As protests continue in many cities across Turkey, the reactions of government, police and media have shown up only too clearly to a wider audience – domestic and international – the increasingly problematic nature of Turkish democracy, and its growing authoritarian tendencies. Index on Censorship CEO Kirsty Hughes writes
Police brutality in response to the mainly peaceful protesters has been rightly criticised. The failure of mainstream Turkish media to cover the protests from the start – choosing instead cooking programmes and other non-contentious fare – has surprised some, and also being strongly criticised. If anyone inside or outside Turkey had not paid attention to growing censorship, including self-censorship, of Turkish media, it has now been widely exposed for all to see. Yet comments from some, including the European Union, have been surprisingly limited – focusing mainly on police brutality and not the wider human rights and democracy issues.
While some commentators rashly labelled the protests a ‘Turkish spring’, those who have followed Erdogan’s AKP government in its move from promoting a number of key democratic reforms ten years ago to showing a more authoritarian side in the last few years were clear that these authoritarian tendencies are underpinning this outburst of discontent. As Amberin Zaman writes: “My overall impression, and it’s commonly shared, is that the Taksim Park project has morphed into a vehicle for popular resentment against Erdogan’s increasingly dismissive and authoritarian ways”.
As she concisely puts it: “He is a democratically elected leader who has been acting in an increasingly undemocratic way.”
While Erdogan successfully stood up to ‘soft’ and anti-democratic attempts to undermine his government – the ‘e-coup’ in 2007, the attempted ‘ judicial coup’ in 2008 – subsequent years have seen increasing numbers of journalists jailed, considerable political pressure on media outlets, with journalists and editors widely self-censoring, and many being dismissed for expressing opinions freely in their writing.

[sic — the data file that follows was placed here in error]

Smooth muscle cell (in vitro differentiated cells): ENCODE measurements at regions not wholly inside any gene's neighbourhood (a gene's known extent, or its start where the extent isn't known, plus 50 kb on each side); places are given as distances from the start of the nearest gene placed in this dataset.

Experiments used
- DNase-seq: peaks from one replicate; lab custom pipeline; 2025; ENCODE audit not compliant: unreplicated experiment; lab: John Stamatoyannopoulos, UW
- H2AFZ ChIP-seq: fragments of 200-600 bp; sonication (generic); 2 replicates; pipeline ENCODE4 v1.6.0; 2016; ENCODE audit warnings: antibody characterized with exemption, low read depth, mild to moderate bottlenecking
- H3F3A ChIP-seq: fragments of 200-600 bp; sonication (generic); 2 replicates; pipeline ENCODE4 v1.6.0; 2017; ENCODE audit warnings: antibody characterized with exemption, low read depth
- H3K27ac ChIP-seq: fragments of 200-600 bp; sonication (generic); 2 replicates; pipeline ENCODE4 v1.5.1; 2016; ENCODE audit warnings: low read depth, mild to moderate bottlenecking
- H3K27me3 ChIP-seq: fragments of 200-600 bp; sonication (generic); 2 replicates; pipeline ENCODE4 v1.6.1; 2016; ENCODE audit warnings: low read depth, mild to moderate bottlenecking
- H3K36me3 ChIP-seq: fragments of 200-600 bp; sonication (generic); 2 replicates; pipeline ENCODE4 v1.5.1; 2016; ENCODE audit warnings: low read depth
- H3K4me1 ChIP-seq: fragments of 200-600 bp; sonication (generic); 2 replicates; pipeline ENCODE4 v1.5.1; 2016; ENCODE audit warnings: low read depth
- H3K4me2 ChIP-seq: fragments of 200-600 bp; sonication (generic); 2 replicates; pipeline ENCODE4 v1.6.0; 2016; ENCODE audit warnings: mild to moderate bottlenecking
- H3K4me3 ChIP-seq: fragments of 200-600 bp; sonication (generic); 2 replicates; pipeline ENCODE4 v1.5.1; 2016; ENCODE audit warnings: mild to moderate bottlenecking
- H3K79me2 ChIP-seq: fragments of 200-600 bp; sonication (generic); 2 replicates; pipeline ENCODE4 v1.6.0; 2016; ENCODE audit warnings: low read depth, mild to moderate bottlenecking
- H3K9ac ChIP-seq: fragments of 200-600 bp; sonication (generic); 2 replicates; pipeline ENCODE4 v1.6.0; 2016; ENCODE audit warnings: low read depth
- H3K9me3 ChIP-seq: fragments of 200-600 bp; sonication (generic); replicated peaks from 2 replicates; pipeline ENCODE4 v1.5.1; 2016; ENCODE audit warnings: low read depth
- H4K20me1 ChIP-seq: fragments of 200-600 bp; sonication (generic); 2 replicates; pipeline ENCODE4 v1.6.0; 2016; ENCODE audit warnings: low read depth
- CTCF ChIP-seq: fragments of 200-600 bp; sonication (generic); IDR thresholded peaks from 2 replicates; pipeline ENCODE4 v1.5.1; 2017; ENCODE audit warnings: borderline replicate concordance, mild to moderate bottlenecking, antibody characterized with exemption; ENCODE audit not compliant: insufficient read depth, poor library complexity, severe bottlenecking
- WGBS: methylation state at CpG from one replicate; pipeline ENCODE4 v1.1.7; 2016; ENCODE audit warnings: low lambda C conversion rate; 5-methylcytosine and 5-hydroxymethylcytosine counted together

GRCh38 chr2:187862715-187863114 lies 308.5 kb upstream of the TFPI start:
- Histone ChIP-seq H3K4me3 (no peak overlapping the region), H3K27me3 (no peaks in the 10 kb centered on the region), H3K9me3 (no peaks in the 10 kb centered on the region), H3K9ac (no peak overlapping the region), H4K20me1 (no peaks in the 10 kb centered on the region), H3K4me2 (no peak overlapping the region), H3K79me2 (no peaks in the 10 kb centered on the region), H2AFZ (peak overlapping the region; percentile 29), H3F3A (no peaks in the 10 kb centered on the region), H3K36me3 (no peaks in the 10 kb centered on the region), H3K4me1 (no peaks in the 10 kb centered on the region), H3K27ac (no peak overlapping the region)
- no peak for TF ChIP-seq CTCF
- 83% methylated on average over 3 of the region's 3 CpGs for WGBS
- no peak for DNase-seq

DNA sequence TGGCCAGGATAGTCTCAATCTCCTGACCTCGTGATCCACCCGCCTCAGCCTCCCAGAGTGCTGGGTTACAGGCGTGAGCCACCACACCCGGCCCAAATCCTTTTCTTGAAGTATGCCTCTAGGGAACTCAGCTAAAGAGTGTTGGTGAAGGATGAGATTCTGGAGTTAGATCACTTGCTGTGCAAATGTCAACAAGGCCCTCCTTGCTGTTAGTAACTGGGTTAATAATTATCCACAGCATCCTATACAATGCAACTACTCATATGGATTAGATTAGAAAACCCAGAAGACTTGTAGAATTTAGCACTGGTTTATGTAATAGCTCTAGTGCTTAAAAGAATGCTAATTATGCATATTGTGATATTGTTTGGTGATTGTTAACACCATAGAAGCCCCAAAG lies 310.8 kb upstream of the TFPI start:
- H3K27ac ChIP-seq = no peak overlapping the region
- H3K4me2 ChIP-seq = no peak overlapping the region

Index highlighted this censorship in shortlisting Turkish journalists for its media freedom award this year. The Turkish media themselves have now highlighted it in their failure to fully cover these widespread protests.
Those who have been promoting Turkey as a role model for ‘Arab Spring’ countries like Egypt and Tunisia, or who have been holding back on criticising Turkey’s increasing attacks on free speech for reasons of diplomacy and real politik, now must surely face up to the more difficult reality that Turkey is a country that imprisons more journalists today than Iran or China. The European Union’s foreign policy supremo Cathy Ashton did, with a delay, come out to condemn disproportionate use of force by the police.
But the EU should have addressed sooner and more strongly the clear and growing attacks on media freedom in Turkey – and Ashton has, even now, yet to come out strongly on this in the context of the protests. The EU has rather little influence in Turkey compared to a decade ago when membership talks were about to start – these talks have now faltered and slowed. But the EU does insist all candidate countries meet its ‘Copenhagen Criteria’ that say candidates must be democracies who respect the rule of law and human rights. Back in 2004, when the Union’s leaders agreed to start talks Turkey was said to “sufficiently meet” those criteria.
It is no longer clear, given its deliberate creation of media censorship, and the brutality of police in the face of mass protests, that Turkey does meet those criteria. If the EU stands for human rights in its neighbourhood, surely it should make a much stronger, robust condemnation of Turkey’s growing anti-democratic tendencies and its attacks on freedom of expression.